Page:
Loglines. Premise. The Story Idea. The Pitch.
For a newbie like myself, these can seem bewildering concepts which are only relevant to screenwriters and of no value to fiction writers.
What do you say when someone who is genuinely interested in you works asks the killer question ‘What’s the Story about?’ and 10 minutes later you are still giving him the backstory about the villian’s demonic mother in the Ukraine, and your potential agent/publisher/friend is desperately signalling to a colleague to find an excuse to get away from you.
Why? What do I need to know BEFORE I can create a compelling, and hopefully High Concept Compass Logline/Story Line for my latest bestseller?
Because you are boring, rambling, and worse, you have not answered the question.
Or, even worse, you are just getting into your stride on all of the research you completed on the causes of the Franco=Prussian War and – wait for it – there is no story because you are still looking for characters who can postulate your theory.
And in doing so you have just demonstrated that you are anything else EXCEPT a professional author.
AHHH! Career alert!
So. What is your Story About?
To me, I have to be able to give a simple answer like this –
My story is about someone [ your protagonist]….who strives for [goal]… and this stands in his way [ forces of opposition and antagonism].
WHO she is, WHAT she wants, and WHAT she is going to have to overcome to get it.
For a short story it could be;
‘ Little Sarah, aged 4 and a half, is promised by her mother that she can have a chocolate ice cream, but first she has to eat her dinner vegetables. And they are ALL GREEN. Can she survive such horror?’
For a movie, how about;
‘Set in West Texas, a man on the run with a suitcase full of money is pursued by a number of individuals.’
Or ‘ When an attorney gets zapped by his son’s birthday wish, he learns that he can no longer tell a lie even when he tries, so he must now win the biggest case of his career by being honest.’
One sentence. A logline.
This is a SELLING TOOL for your work. The 30 second elevator pitch.
But what if you want a logline to keep YOU, the writer, on track during the writing and editing and re-writing. The paragraph you have taped to your PC monitor to remind you that this is what you are meant to be writing about?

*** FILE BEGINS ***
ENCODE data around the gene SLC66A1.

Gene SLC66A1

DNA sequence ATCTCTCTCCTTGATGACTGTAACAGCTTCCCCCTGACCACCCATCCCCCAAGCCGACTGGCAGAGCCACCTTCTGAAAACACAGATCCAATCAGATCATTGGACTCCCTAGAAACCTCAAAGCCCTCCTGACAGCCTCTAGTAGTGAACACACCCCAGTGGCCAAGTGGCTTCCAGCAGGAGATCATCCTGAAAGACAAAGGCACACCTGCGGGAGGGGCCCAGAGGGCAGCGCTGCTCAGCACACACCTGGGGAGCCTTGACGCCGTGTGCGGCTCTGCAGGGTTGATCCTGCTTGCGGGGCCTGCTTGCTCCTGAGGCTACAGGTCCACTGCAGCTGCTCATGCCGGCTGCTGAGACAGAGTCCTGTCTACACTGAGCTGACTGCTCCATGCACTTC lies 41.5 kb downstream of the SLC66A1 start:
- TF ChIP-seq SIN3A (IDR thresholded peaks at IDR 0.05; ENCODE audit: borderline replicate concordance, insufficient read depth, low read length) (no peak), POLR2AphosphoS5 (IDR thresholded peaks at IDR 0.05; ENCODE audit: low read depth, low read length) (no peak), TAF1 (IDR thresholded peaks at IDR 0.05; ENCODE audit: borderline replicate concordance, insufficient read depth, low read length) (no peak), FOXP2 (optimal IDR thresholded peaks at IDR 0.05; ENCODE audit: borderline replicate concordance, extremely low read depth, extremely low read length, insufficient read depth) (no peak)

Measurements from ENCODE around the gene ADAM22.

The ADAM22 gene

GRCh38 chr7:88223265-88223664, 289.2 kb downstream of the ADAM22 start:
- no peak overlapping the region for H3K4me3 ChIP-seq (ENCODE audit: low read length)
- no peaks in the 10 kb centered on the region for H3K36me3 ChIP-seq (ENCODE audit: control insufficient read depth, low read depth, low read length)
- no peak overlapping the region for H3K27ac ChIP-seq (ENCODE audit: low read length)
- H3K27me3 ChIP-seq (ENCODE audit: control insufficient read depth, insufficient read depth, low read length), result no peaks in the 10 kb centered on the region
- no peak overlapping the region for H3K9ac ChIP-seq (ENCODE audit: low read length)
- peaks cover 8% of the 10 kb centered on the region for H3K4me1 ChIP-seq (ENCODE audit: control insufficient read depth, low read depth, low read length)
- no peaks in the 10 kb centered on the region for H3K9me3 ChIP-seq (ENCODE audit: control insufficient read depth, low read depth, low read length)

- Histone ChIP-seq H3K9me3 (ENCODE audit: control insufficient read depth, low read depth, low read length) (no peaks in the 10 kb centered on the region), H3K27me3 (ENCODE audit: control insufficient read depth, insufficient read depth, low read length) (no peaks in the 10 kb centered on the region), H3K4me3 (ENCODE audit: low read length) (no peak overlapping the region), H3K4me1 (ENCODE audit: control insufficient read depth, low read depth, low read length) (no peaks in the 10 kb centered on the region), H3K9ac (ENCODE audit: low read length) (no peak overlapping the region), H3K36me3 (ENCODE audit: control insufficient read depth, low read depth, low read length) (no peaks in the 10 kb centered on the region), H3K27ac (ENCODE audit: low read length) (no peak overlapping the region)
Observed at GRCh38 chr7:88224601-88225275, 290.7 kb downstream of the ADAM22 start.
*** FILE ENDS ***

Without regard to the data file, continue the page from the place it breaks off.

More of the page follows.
For me, that is when the Logline becomes the Story Line. And it has to serve different functions.
Clearly states The Main Desire line for your hero which will drive the story from start to finish. This is the spine and passionate force in your story. Even for ice cream.
Sets up the Story Question. We know the tale is over when the Goal set out in the Desire line is achieved and the reader turns the last page.
Sets up the Character Arc for the protagonist.
The Unknown Screenwriter calls this his ‘COMPASS LOGLINE’ and provides this list of essential elements for an ‘High Concept’ Compass Logline:
- The Protagonist’s main character trait that begins his or her transformational arc.
The Protagonist’s main function in the story.
The main story conflict and the central question of the story.
The Antagonist or forces of antagonism.
The Protagonist’s goal and transformational arc.
I need to know who my Protagonist is.
What is she like? What are the character traits which make her unique and interesting. Her backstory and, most importantly, what motivates her to make the decisions she is taking in her ‘ordinary life’.
I need to know how my Protagonist will change by the end of the story- and why. I can then use this to focus on key aspects of my heroine’s character.
I need to know what the Inciting Incident is, and how this will create a compelling GOAL for my Protagonist which becomes the Story Question which will be answered by the end of the story.
What will she have to ENDURE on this journey?
Who or What is going to block my heroine from achieving her goal?
For me, I have to complete at least a first draft OUTLINE of my novel BEFORE I can answer these questions. The key turning points. A character bio for hero and her antagonist.
In some cases I have to write the first draft before I can answer these questions, since my ideas were still fluid at the Story Idea point.
I did not know HOW the character arc would be complete until my heroine took me there.
But I did have a basic Story Line from Day One.
I THEN use the extended logline to help during the revisions and editing.
PLUS I can use this one paragraph outline to create the perfect Back Cover Blurb for the book, and the extended selling material. Not a word wasted.
No one said this was easy…but, sheesh.
What am I listening to at this moment? Baroque Internet Radio